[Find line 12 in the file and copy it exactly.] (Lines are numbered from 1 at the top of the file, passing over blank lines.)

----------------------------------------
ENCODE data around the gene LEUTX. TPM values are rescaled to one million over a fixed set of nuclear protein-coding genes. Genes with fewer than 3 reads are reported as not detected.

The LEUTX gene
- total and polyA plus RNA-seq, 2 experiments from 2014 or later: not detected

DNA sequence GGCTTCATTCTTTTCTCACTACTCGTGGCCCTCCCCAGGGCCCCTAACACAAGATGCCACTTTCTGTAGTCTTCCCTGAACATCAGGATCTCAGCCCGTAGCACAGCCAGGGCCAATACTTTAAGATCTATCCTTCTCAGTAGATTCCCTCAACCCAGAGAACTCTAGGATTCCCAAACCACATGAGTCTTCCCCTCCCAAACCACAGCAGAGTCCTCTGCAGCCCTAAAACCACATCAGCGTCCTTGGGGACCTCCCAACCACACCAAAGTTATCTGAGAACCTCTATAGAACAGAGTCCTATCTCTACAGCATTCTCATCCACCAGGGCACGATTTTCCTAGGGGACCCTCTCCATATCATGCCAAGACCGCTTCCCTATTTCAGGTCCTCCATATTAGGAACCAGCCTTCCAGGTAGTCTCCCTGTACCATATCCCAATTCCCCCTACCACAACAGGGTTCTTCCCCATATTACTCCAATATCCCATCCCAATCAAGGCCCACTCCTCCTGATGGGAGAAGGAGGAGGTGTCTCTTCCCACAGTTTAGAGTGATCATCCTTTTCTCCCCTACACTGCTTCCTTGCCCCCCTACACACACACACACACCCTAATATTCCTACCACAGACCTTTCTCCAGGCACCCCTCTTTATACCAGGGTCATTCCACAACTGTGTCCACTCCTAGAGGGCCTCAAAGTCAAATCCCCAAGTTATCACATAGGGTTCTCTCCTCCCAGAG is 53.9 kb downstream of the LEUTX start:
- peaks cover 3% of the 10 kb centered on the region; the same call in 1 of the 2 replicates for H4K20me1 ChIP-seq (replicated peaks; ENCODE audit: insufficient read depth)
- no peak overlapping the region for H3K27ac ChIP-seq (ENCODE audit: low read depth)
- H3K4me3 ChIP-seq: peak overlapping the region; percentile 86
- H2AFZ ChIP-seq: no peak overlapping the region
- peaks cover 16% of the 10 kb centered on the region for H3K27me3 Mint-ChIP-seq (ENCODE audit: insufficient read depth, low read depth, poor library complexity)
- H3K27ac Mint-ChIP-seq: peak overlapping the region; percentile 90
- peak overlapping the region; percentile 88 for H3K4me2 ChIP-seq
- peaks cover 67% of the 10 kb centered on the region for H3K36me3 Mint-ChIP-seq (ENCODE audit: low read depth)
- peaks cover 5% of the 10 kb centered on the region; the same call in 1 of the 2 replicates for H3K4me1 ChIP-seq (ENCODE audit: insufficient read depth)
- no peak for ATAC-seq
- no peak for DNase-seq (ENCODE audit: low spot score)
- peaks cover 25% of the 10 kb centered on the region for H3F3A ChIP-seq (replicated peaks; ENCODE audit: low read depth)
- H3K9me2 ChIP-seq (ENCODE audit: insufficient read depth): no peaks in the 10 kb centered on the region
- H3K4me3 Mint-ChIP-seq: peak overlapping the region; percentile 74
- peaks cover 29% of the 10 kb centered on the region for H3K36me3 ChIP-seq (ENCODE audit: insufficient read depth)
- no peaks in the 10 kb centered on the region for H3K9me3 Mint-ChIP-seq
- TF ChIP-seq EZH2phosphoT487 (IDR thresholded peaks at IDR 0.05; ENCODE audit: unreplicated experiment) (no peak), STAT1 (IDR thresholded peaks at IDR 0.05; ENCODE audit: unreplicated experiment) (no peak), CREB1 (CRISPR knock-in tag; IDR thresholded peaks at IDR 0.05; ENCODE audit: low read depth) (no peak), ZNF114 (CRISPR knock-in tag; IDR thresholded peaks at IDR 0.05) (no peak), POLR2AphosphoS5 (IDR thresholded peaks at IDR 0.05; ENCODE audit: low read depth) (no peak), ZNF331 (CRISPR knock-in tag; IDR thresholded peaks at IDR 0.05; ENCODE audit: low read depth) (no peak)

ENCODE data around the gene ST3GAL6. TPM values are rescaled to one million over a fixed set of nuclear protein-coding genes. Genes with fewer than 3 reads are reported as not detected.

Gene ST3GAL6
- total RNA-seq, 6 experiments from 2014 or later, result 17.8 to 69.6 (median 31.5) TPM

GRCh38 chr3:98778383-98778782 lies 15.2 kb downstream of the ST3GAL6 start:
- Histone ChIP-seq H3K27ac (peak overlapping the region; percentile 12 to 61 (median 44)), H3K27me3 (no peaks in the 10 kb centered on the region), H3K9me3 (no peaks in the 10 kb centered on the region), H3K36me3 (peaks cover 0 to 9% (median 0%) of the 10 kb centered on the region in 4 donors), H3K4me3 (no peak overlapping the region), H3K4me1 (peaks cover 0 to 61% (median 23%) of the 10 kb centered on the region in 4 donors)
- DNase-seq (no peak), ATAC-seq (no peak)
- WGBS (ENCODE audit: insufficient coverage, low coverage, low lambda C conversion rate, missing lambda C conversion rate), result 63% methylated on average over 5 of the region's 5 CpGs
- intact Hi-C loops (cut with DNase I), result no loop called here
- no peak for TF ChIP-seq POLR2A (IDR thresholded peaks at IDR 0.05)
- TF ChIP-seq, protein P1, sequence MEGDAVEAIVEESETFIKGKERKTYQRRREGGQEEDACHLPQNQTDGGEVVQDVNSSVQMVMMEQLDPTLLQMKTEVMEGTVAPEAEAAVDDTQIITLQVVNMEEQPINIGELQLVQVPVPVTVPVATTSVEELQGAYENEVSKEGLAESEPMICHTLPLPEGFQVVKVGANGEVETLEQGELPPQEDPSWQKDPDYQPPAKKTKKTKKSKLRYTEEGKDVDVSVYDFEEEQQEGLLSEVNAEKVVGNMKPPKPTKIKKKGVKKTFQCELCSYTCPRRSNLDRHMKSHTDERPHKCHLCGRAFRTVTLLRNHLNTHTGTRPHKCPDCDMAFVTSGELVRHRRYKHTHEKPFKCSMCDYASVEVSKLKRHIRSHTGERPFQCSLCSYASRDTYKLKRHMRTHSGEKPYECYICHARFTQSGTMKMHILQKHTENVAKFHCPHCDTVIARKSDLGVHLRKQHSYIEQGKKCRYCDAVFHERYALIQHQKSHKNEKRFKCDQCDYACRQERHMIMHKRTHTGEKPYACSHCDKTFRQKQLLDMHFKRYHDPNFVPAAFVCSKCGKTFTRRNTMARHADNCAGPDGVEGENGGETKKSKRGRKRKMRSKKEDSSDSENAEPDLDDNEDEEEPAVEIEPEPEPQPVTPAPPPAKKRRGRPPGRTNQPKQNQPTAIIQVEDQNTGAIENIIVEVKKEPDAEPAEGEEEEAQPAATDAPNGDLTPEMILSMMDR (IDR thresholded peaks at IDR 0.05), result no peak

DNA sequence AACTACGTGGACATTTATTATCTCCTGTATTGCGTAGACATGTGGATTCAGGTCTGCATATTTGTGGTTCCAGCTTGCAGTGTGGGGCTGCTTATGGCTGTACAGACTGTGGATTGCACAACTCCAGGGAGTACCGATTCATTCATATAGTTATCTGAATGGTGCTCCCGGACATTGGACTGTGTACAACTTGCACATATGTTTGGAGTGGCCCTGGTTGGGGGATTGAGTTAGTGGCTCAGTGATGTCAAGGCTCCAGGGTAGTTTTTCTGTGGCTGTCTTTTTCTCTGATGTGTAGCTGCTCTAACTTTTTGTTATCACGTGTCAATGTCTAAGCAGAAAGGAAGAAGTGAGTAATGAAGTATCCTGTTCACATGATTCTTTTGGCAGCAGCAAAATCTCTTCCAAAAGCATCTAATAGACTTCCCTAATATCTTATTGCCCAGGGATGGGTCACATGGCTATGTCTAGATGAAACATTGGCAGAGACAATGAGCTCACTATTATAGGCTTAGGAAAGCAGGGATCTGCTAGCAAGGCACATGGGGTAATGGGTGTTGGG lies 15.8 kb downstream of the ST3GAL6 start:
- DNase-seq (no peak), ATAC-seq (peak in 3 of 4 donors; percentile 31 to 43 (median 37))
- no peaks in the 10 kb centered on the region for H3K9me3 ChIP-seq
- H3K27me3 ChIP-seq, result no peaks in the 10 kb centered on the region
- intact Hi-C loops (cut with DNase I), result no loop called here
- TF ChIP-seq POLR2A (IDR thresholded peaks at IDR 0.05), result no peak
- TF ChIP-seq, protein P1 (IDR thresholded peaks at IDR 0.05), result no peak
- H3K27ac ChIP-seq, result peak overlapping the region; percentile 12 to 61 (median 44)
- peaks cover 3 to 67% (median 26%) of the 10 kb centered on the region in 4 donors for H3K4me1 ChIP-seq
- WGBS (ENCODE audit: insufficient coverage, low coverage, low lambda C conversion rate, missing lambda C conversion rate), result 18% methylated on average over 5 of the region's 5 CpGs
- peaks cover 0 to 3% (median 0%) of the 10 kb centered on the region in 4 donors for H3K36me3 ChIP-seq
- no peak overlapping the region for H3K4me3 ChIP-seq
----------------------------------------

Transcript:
- peaks cover 67% of the 10 kb centered on the region for H3K36me3 Mint-ChIP-seq (ENCODE audit: low read depth)